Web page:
The Second Confidential Status Letter will inform applicants as to whether their Form 177 applications have been deemed complete.  Those applicants whose applications are deemed complete with respect to at least one selected station will receive the SecurID tokens for each of the applicants’ authorized bidders.  To participate in the auction, the applicant will need the SecurID token, the FCC-assigned Username associated with that token, and the password associated with that licensee’s Federal Registration Number.  Note that group owners that hold licenses in multiple licensees will receive a token and Username for each licensee and will have to sign in to the auction system separately for each licensee.

The Second Confidential Status Letter will also provide applicants with instructions for signing in to the auction online system and submitting their Initial Commitment by the deadline of 6:00 p.m. ET on March 29, 2016.  As we have previously written, there will be a preview period beginning at 10:00 a.m. on March 24, 2016.  All applicants should sign in to the system during the preview period to familiarize themselves with the system.

The FCC held a Workshop on March 11th to educate applicants about the Initial Commitment process.  The presentation is available for review here.  In the Initial Commitment, applicants will have the opportunity to designate their preferred relinquishment option from among the relinquishment option(s) they selected on their Form 177.  Any applicant that selects the “Go Off Air” option will be accommodated, unless the FCC determines that their station is not needed.  Stations that select one of the options to move to the High VHF or Low VHF band will also have the ability to select one or more “fall back” options.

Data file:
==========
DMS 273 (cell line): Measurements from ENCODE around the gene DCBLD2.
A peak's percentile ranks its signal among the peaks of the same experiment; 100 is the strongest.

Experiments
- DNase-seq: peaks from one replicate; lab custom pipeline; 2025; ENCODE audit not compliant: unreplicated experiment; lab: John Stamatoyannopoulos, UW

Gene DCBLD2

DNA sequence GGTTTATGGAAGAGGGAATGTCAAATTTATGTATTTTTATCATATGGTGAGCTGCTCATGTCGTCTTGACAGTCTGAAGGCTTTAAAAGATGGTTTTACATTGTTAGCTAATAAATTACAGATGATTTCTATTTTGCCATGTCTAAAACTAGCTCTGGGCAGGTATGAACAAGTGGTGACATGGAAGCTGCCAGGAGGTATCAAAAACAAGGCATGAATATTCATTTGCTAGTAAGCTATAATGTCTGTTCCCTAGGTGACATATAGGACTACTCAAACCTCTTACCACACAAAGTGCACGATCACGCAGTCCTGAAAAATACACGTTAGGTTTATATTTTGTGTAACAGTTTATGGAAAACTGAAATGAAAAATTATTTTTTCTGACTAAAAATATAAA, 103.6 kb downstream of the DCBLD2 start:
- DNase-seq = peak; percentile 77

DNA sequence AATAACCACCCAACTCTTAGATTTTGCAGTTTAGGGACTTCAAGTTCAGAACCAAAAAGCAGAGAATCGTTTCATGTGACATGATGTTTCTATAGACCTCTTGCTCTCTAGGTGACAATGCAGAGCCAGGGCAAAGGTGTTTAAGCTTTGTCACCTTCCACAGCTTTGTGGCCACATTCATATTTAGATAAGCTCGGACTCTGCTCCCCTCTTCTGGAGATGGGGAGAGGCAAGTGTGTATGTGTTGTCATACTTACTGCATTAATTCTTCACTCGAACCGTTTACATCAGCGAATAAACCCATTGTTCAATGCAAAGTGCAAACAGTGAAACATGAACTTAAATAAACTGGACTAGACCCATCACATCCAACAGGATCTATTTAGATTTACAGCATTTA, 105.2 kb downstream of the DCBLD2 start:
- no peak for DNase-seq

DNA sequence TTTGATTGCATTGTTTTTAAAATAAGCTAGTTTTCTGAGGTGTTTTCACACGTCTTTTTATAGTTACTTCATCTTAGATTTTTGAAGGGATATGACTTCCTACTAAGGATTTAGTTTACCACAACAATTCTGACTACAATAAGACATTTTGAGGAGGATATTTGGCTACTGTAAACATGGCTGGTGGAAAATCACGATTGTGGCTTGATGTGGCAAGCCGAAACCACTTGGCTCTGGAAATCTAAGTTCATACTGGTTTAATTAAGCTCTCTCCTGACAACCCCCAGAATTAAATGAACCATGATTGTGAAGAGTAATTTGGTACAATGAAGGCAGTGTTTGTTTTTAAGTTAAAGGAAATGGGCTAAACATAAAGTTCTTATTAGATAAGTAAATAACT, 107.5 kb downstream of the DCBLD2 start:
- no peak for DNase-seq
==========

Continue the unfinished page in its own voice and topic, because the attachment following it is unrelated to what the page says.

It is important for applicants to understand their Initial Commitment options.  Once the Initial Commitment window closes, the FCC will take several weeks to recalculate its spectrum clearing targets.  The FCC will then send applicants a Final Confidential Status Letter which will advise them whether their station is needed in the auction (recall that when the FCC released the opening bids, it identified some stations that would not be needed in the auction because its analysis showed those stations will always have a channel to repack to, regardless of the elections made by other broadcasters).  Stations previously deemed needed could be recategorized as not needed based on the information the FCC receives in the Initial Commitments.

In addition, any station that selects the move to High VHF or Low VHF band in the Initial Commitment window will be informed whether that selection can be accommodated.  If a station making a VHF selection cannot be accommodated because of the limited number of channels available in that band, the station will be repacked in its original band and not be eligible to participate in the auction unless the station has selected a “fall back” option that can be accommodated.  As noted, the “Go Off Air” option can always be accommodated unless the station is deemed not needed.